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What Makes a Great Voice Over Narrator?

Mr. Newham, my middle school Biology teacher is responsible for my love of science. He was young and hip (it was the ‘70’s), but more than that he was interested in me. And Shelley to my right. And Hugh to my left. He made us all feel like we were the most important ones in the class and he was guiding us on an adventure every time we stepped into the lab.

As e-Learning bleeds into territories formerly commandeered by instructors and teachers, voiceover narrators take on that role. The narrator becomes the favorite teacher, the engaging guide, the partner in the adventure of learning something new and making it your own. Whether the goal is the more traditional information retention or the common business world target of behavior change. So, what makes a great voiceover narrator? What should you look and listen for?

Connection with the Material

As a carpenter fashions wood, an actor fashions words. A voice actor worth their salt will genuinely understand and connect with the script before recording anything. This may require research on their part. Questions to you about who the intended audience will be. This helps them care about the material. Which is important, because as Dr Immordino-Yang in her book “Emotions, Learning and the Brain” says, It is neurobiologically impossible to think deeply about things you don’t care about. Once the voiceover actor begins connecting and understanding the material, their training kicks in and they find real actual passion within themselves to transmit to the listener.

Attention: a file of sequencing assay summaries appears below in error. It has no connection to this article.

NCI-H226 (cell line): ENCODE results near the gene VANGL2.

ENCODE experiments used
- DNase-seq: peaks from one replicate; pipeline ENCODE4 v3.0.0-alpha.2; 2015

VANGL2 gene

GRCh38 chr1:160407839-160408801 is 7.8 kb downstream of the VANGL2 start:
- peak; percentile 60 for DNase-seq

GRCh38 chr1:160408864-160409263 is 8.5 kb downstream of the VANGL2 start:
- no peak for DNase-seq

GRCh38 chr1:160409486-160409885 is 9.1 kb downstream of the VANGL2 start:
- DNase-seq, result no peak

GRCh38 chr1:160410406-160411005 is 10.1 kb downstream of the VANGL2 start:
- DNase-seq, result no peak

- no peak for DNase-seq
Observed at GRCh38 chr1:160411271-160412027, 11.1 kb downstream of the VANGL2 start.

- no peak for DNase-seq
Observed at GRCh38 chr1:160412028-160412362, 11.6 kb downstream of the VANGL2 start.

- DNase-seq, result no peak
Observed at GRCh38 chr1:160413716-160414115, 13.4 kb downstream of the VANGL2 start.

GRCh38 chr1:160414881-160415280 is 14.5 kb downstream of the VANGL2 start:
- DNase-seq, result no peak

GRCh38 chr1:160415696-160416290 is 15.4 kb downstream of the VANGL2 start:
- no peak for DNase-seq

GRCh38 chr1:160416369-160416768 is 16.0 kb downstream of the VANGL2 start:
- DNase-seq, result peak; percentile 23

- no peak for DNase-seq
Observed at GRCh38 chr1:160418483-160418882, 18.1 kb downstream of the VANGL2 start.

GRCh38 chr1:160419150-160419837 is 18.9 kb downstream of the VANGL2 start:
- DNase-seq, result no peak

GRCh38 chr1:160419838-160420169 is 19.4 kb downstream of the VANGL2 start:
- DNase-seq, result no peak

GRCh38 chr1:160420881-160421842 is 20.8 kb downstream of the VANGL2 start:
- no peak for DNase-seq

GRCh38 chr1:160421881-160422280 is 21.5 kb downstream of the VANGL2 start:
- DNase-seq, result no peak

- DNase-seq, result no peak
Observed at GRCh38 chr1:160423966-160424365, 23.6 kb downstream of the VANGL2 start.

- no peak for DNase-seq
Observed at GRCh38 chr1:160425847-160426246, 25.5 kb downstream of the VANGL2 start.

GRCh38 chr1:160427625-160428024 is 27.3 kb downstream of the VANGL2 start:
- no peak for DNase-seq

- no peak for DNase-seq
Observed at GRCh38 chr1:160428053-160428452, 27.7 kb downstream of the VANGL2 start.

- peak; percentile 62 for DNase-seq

A Comfortable, Engaging Voice

Whether the lesson is true long form, (i.e. 12 modules of 40-60 minutes each) or follows the increasingly popular micro-learning model (i.e. 2-5 minute bursts of info over multiple modules) we want a baseline voice that makes us comfortable. Something soothing on the ears but not tranquilizing to the brain. Apart from a great instrument, we like to listen to people who know how to control their voices. This minimizes distractions and helps us focus on content. Even better if that sonorous voice winds the content into a story, which is universally the favorite way for humans to receive information.

The Ability to Dialogue in a Monologue

Any kind of elearning text is in danger of becoming boring and losing an audience when it is delivered like a lecture. The best monologuers in the business – stand-up comics, Ted Talks experts, ToastMasters – all have something in common that inexperienced laypeople and (unfortunately) many professors do not. Awareness that their monologue is actually a dialogue. Their audience may not participate in a traditional dialogue of back and forth communication, but they do participate. Sometimes with laughter, chuckles or groans. Sometimes with tension and held breath. Occasionally with a verbal response, but always with attention and applause. The best eLearning narrators recognize that although they are recorded ahead of time and never come into contact with the learner physically, they engage their audience (one learner at a time) best, when they approach their script like a dialogue as well. Imagined participation makes for a riveting narration.

There you have it. Three powerful insights into what makes a great voiceover narrator in eLearning. Passionate connection with the text, an engaging, conversational approach and the ability to draw in and dialogue with the learner even when they are not in the same time and place as said narrator.

Kim Handysides is a prolific eLearning voiceover narrator with a motley background in education, theatre, broadcast, & multimedia and a penchant for ultimate crafting.

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